By Sandy Lyons-Jackson
September 6–12 is National Suicide Prevention Week.
Suicide is a major public health concern. Over 48,000 people died by suicide in 2018; it is the 10th leading cause of death overall. The rate of suicide has increased over 33% in the past two decades.
COVID-19 has increased many individuals’ isolation and has caused great financial and emotional stress and hardship. It is important that we help others around us so that we all feel supported and not alone.
Suicide can be preventable. Knowing the warning signs and how to get help can save lives.
Some Signs and Symptoms:
Talking about wanting to die or wanting to kill themselves
Talking about emptiness, hopelessness, or having no reason to live
Making a plan or looking for a way to kill themselves: online searches, stockpiling pills, or buying a gun
Talking about great guilt or shame
Talking about feeling trapped and no solution
Unbearable pain (physical or emotional)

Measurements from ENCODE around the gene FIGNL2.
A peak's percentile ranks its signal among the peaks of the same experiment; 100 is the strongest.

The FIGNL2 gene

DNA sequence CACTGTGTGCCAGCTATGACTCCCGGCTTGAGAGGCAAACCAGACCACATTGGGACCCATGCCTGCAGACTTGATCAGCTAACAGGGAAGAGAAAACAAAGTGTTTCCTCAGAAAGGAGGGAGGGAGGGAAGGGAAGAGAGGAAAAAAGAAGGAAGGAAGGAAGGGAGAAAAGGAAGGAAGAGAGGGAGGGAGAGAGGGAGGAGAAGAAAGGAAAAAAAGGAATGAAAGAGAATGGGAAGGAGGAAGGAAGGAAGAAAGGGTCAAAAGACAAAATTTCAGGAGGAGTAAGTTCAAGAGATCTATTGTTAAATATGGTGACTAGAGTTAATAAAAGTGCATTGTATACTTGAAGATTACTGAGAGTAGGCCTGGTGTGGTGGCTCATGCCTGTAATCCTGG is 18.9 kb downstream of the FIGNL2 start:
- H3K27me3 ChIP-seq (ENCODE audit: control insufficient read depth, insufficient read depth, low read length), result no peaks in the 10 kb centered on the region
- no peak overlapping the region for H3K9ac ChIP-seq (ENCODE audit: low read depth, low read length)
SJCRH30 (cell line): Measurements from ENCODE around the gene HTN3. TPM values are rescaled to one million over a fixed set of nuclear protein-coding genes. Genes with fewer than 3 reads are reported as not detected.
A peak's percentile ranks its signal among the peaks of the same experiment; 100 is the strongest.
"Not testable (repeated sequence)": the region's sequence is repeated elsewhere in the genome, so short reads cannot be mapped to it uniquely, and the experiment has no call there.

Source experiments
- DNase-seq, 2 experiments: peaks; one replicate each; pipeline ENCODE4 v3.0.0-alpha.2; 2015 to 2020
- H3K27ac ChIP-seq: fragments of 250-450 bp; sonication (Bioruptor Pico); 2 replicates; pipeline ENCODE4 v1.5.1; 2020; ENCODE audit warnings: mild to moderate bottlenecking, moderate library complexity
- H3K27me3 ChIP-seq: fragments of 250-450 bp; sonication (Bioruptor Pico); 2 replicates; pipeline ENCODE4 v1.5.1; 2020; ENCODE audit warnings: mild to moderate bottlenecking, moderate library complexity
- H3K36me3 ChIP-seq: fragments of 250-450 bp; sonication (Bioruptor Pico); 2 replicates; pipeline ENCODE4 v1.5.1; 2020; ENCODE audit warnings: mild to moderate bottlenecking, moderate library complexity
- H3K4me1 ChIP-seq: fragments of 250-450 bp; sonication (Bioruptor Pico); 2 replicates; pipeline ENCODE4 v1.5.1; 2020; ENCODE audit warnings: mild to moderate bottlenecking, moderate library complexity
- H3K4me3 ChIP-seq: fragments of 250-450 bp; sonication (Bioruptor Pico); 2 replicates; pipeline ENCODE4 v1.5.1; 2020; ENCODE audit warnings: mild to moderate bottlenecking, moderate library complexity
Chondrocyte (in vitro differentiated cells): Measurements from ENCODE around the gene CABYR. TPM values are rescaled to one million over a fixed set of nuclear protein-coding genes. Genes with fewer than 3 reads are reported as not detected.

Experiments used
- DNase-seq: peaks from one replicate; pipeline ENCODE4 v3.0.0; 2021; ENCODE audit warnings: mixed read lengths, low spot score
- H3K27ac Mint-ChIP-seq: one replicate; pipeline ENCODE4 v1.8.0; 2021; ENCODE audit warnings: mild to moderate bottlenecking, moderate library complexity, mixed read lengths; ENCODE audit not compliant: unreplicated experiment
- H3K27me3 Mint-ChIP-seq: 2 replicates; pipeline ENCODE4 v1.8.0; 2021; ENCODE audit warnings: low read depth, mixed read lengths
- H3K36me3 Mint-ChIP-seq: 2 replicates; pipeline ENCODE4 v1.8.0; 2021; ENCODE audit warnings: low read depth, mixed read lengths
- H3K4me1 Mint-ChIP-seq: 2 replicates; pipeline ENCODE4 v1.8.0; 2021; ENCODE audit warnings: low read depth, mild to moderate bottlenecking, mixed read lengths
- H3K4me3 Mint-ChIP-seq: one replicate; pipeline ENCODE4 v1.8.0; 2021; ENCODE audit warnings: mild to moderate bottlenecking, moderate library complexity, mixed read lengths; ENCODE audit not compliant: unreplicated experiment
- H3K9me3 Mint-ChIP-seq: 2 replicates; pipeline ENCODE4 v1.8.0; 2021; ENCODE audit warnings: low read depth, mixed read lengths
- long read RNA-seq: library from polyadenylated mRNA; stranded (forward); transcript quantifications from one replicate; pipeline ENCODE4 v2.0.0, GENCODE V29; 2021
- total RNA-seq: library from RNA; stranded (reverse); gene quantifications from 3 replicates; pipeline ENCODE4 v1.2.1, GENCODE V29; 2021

Talking about being a burden
Using alcohol or drugs more often
Acting anxious or agitated
Withdrawing from family or friends
Changes in eating or sleeping habits
Talking or thinking about death often
Giving away important possessions
Putting affairs in order, making a will
If someone you know has these feelings, please get them help; call for them if you must! Suicide Prevention Hotline: 1-800-273-TALK.
Five Action Steps for Helping Someone in Emotional Pain:
Ask: Are you thinking about killing yourself?
Keep Them Safe: Reduce access to lethal items or places.
Be There: Listen carefully and acknowledge their feelings.
Help Them Connect: National Suicide Prevention Hotline: 1-800-273-TALK (8255)
Stay Connected: Follow up and stay in touch after a crisis.